In terms of battery life, Kindle is again superior, which makes sense, considering that it’s mostly made for reading. While the iPad’s battery life isn’t bad for a tablet (up to 10 hours), Kindle’s can last for WEEKS. Give it a full charge, and you can forget about it. With the iPad, however, you might find yourself reading while the device is charging, which is a bit uncomfortable.

And finally, for the reading experience, you have to consider the distractions. You can browse the Web on a Kindle, but it’s mostly made for reading; you can read for hours on end without interruptions because there’ll be no annoying notifications pulling you out of the book. On iPad, it takes a lot of self-control and perhaps even airplane mode to read quietly because you’ll constantly be getting notifications.

The ecosystem

If you don’t have a particular tech brand you’re loyal to, then Kindle is a fantastic choice – especially if you’ve never owned something similar before.

However, if you’re already deep into Apple’s ecosystem, then the iPad will fit right in. All your books (and data in general) will sync seamlessly across your devices, which is amazing if you also read a lot of documents for work. Your notes even synchronize from your iPad to your Mac and iPhone, which really makes your job easier. Besides, you won’t have to worry about losing your data because it’s all kept safe in your iCloud account. If you delete your messages by mistake, you can use tools that can help you recover them, and the same works for books and other documents. You can easily recover your notes, which on Kindle can be quite tricky.

Books you can read

Do you read mostly novels? Then the Kindle will be your best friend. There are thousands of books you can buy on Amazon, not to mention the samples and free books you can find from time to time. Amazon also has deals all year round, so you can basically build your dream digital library on a budget.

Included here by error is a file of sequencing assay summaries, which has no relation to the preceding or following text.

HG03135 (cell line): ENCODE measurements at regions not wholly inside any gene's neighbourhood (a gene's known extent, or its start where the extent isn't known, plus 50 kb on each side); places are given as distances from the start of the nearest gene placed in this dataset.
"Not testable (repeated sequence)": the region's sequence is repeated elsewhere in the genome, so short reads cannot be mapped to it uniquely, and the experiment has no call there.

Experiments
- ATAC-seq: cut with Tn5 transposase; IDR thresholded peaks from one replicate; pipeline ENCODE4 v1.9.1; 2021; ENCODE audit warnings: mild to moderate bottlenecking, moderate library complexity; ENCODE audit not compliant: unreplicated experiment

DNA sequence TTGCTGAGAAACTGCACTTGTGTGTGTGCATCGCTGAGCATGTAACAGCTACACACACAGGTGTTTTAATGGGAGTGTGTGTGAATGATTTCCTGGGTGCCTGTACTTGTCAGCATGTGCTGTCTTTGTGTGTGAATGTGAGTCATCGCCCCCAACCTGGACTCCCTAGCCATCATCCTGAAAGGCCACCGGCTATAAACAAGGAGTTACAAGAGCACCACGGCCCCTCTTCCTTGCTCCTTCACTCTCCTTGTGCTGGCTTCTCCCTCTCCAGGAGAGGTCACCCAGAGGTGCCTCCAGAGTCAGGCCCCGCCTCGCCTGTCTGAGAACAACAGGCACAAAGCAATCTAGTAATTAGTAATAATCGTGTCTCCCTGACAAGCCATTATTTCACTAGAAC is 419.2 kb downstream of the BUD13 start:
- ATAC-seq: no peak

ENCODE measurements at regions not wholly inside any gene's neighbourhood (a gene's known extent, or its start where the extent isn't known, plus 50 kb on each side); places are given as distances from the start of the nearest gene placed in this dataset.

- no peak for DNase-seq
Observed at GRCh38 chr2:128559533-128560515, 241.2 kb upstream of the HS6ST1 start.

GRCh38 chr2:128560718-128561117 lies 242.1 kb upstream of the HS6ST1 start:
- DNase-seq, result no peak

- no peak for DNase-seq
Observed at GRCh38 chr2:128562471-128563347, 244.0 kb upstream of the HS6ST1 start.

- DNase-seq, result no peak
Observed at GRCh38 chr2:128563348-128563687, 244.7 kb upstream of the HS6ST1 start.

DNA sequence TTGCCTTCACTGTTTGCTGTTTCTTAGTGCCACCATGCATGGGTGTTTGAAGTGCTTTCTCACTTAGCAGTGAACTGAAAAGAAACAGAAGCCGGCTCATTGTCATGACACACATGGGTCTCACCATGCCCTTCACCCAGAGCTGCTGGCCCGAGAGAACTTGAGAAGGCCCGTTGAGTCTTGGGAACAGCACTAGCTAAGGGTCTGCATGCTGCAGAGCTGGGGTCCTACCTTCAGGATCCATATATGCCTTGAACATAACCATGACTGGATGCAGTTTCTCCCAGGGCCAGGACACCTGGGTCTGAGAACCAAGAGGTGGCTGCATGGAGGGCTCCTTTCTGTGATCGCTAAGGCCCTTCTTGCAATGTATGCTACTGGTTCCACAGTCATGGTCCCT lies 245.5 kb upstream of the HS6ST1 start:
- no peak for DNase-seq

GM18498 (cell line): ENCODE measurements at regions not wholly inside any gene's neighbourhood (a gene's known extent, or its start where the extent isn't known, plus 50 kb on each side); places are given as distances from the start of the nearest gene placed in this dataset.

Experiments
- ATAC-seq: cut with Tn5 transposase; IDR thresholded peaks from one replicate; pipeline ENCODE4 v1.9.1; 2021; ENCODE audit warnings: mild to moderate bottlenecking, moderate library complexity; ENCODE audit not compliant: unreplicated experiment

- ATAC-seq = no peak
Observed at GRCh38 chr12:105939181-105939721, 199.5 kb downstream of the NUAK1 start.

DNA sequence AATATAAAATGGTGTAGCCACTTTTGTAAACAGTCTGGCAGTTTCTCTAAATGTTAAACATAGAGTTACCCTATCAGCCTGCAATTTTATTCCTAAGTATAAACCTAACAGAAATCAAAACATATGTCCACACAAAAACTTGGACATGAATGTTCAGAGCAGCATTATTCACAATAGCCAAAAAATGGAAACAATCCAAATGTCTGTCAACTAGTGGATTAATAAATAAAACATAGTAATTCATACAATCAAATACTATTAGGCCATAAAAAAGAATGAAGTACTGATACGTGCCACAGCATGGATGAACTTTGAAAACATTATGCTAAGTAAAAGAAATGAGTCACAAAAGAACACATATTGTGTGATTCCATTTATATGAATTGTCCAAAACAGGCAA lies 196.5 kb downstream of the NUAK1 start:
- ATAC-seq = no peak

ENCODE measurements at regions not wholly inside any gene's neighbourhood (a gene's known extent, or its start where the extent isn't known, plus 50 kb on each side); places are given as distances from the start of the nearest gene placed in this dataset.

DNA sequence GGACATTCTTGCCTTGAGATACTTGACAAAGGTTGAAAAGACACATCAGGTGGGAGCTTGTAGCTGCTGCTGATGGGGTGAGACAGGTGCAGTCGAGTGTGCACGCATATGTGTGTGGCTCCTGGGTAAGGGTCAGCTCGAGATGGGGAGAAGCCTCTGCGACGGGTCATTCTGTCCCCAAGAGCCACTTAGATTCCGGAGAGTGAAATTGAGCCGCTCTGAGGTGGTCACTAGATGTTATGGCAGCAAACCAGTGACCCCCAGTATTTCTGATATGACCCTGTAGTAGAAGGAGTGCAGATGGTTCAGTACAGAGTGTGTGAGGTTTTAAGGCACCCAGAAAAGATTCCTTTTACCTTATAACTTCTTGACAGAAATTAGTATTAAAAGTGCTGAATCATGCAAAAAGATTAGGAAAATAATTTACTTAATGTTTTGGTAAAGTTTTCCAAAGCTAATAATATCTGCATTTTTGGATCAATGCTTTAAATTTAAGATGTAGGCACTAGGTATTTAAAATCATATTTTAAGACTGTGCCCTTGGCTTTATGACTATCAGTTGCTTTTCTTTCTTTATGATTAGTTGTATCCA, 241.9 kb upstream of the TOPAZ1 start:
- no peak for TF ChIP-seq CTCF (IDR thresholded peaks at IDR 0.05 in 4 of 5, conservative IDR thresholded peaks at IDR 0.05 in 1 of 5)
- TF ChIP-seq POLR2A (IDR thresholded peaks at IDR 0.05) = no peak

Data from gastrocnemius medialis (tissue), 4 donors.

However, if you also want to read comic books, graphic novels, and magazines, an iPad is a better choice, simply because it has a full color LED screen. If you have kids and want to read to them, there’s no question about it: an iPad looks much more exciting and will catch their attention better than Kindle’s black and white screen.

On iPad, you also have a lot more reading app options. You can stick to the classic iOS Books app or download Nook, Overdrive, Google Play Books, and much more. You can import PDFs from your library and basically any document format out there, whether that’s a work document, rulebook, or PDF. Kindle, meanwhile, is a bit more conservative and will limit your app options.

Bottom line: which device should you buy?

Still not sure which device you should buy? Here are some quick pointers:

Get a Kindle if:

  • You read for hours at a time
  • You’re concerned about eye health
  • You want the best possible battery life
  • You read mostly novels
  • You want to read without distractions
  • You want a device that mimics the pages of a real book as much as possible

Get an iPad if:

  • You love the Apple ecosystem, and you have other Apple devices
  • You’re looking for a multi-purpose device
  • You want to read for fun, but you also need extra productivity features
  • You want more variety and flexibility for reading apps
  • You want your documents and reading progress to sync across devices
  • You read comic books, graphic novels, and books that are more focused on visuals
  • You want to read to your kids

Finally, there’s the matter of price, and if the budget is your main consideration, then Kindle is the best choice. The all-new Kindle oasis retails at around $195, and you can always find it on offer on Amazon. Older Kindle models go lower than $100. Meanwhile, the most basic iPad starts at $329, and the iPad Pro starts at $799, which is way beyond most people’s average budget.

Markus Reily

Markus lives in San Francisco, California and is the video game and audio expert on Good e-Reader! He has a huge interest in new e-readers and tablets, and gaming.

2 thoughts on “Read with a Kindle or an iPad?